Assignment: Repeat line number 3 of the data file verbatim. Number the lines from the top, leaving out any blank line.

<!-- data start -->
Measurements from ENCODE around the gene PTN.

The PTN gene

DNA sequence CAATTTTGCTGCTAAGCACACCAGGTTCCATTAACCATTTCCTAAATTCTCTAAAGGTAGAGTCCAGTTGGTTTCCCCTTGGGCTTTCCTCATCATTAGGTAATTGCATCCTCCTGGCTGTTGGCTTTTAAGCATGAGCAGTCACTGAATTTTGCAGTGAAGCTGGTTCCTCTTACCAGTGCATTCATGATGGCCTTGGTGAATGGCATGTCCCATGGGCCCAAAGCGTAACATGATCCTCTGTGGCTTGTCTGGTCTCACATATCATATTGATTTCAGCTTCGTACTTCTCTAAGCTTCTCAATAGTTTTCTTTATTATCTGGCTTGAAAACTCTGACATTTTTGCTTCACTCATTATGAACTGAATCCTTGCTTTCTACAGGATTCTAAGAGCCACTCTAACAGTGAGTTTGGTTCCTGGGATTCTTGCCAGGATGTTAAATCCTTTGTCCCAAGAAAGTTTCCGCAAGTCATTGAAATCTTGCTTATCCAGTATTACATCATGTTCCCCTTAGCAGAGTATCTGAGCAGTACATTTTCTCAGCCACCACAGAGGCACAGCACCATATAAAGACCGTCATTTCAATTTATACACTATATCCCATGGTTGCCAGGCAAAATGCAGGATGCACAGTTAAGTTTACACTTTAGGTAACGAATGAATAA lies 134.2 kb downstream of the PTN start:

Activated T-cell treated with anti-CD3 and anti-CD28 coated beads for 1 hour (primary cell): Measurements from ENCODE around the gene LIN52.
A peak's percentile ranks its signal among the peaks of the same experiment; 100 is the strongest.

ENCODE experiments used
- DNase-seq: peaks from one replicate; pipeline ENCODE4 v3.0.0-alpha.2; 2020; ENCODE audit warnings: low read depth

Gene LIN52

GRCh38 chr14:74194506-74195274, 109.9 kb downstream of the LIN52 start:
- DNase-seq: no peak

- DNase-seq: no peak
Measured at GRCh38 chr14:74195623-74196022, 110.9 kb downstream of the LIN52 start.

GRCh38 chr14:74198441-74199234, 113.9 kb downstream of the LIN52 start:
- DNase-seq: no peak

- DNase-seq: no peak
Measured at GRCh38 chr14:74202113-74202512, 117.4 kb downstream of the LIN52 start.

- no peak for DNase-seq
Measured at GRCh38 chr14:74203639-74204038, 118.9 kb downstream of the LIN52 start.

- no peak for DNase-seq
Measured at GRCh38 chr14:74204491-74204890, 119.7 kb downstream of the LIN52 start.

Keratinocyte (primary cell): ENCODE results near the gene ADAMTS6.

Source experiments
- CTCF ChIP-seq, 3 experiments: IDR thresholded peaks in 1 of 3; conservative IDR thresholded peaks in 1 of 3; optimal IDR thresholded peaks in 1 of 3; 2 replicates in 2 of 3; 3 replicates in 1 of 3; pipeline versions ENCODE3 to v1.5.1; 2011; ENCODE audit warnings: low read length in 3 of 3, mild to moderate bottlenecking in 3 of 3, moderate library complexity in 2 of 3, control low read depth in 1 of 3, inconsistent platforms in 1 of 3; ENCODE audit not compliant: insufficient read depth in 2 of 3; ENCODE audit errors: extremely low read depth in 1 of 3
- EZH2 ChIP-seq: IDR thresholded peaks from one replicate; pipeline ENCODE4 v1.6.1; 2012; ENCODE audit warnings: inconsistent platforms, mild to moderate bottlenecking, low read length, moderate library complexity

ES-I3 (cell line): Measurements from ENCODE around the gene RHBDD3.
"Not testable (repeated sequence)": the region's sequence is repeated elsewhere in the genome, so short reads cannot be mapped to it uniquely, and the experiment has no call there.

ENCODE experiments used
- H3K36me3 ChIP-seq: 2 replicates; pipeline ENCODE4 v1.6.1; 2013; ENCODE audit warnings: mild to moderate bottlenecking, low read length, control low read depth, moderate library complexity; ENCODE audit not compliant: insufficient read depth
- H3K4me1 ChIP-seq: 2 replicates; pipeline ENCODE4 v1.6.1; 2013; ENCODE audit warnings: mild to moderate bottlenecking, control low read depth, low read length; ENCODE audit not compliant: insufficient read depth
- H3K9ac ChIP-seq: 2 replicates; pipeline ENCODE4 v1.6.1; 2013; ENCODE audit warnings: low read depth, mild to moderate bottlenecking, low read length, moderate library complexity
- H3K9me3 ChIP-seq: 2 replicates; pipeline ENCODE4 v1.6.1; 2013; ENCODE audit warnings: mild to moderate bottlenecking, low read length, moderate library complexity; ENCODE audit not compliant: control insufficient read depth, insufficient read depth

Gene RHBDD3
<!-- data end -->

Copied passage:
DNA sequence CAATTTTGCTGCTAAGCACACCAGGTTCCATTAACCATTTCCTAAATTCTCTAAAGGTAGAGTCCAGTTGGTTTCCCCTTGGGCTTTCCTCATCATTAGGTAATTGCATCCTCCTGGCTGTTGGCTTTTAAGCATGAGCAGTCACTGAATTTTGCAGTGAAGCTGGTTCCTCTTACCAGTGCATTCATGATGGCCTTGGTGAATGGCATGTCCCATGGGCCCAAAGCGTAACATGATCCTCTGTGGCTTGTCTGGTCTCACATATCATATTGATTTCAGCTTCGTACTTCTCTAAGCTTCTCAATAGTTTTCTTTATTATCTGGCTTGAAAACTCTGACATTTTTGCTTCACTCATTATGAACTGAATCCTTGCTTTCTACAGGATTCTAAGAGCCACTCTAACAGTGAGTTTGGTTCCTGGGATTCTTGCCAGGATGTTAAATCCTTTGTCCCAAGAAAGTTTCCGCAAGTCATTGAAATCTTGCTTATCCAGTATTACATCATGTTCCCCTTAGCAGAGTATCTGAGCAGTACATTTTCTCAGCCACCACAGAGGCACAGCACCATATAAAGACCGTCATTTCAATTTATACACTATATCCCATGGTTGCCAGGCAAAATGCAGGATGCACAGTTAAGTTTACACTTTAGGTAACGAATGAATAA lies 134.2 kb downstream of the PTN start: